Chinese President Hu Jintao told North Korean leader Kim Jong-il in strong terms to reform the North's failed socialist economy and open up the country, a senior South Korean government official said Wednesday.
He made the call during a meeting when Kim visited China last week, using rather more direct terms than Chinese Premier Wen Jiabao had used during Kim's last visit in May, according to the official. Wen told Kim, "I'd like to introduce to you China's experience in the reform and opening drive."
But the official quoted Hu as saying, "Socialist modernization is based on China's three-decade-long experience in reform and opening. Although self-reliance is important, economic development is inseparable from external cooperation."
According to a Chinese official, Kim too directly used the terms "reform and opening" this time. He reportedly told Hu, "Since its launch of the reform and opening drive, China has achieved rapid development."
Up until recently, top Chinese leaders had regarded the terms as taboo words at bilateral summits for fear of upsetting North Korea's delicate feelings, but Wen first broke the taboo in May, and Hu in his advice to Kim even used language such as "enterprise," "market mechanism" and "external cooperation."
A diplomatic source in Beijing said China's insistence on talking about reform shows how concerned China is with the North's mismanagement of the economy.
China's business media made upbeat observations about the North turning toward reform, quoting Kim as saying he was "deeply impressed" after touring major cities in China's northeastern region such as Changchun, Harbin and Jilin.
In an editorial Tuesday, the Global Times, a sister newspaper of China's official People's Daily, wrote, "Living in the shadows of South Korea, Japan and the U.S., North Korea has to wrap itself up tighter in order to fend off military threats, and threats of political and cultural infiltration. North Korea's opening-up will help relieve tensions in Northeast Asia. But, the knot does not only lie on the North's side. Other countries in this region must redouble their efforts to untangle the knot."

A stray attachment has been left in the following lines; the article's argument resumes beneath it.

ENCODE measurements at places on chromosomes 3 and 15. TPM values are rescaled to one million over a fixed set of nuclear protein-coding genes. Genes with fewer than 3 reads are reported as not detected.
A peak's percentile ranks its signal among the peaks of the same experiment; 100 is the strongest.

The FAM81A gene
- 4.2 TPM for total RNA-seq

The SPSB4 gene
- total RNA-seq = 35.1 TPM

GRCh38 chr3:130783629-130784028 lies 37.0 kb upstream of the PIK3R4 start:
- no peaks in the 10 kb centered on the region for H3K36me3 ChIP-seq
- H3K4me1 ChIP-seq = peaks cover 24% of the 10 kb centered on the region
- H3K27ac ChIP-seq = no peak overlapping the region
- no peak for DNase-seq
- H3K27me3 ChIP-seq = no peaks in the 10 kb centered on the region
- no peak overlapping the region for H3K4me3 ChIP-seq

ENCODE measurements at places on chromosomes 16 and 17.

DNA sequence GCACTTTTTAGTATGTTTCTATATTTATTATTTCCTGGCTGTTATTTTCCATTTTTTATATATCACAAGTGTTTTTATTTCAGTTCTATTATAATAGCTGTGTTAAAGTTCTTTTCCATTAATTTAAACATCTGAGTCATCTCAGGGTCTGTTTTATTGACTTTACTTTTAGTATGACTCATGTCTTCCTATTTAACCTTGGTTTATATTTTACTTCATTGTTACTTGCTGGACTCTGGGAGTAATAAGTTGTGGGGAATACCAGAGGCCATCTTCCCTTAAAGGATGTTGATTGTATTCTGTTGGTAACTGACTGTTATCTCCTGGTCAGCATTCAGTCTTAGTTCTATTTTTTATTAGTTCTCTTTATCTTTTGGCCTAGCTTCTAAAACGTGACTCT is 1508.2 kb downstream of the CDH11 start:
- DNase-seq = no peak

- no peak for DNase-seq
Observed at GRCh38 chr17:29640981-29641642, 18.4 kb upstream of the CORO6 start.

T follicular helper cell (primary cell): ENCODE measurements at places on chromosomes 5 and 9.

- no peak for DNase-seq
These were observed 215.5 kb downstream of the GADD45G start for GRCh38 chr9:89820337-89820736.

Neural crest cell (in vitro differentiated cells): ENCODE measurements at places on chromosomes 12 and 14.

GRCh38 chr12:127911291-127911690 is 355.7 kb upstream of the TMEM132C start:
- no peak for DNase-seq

It is unclear whether Kim will listen. The North Korean leadership is afraid of any reform that could weaken its stranglehold, and at the moment tight control is essential if the regime is to officially establish Kim Jong-il's son Jong-un as his father's heir.
Kim has paid lip-service to the Chinese economic development model before. After returning from a trip in the early 2000s, he introduced some timid elements of the market economy but swiftly clamped down when markets became too brisk and a new class of successful businesspeople began to look like a threat to his regime.
Han Ki-bum, a former deputy director of the National Intelligence Service in charge of North Korean affairs, in his doctoral thesis quotes Kim as telling economic officials in June 2008, "If you think I'm talking about reform and opening as if I were going to introduce the market economy you're completely mistaken."
At the moment, Kim apparently wishes to stick it out, but the North's dire straits amid international sanctions will make it difficult to ignore Chinese demands.
At the meeting, Hu pointed out that economic cooperation between the two countries would be a "win-win strategy" where "the government takes the initiative, enterprises play a leading role, and the market mechanism is set in motion," according to the South Korean official.
"That means that if China gives the North something, it should also pay in return," a South Korean security official speculated.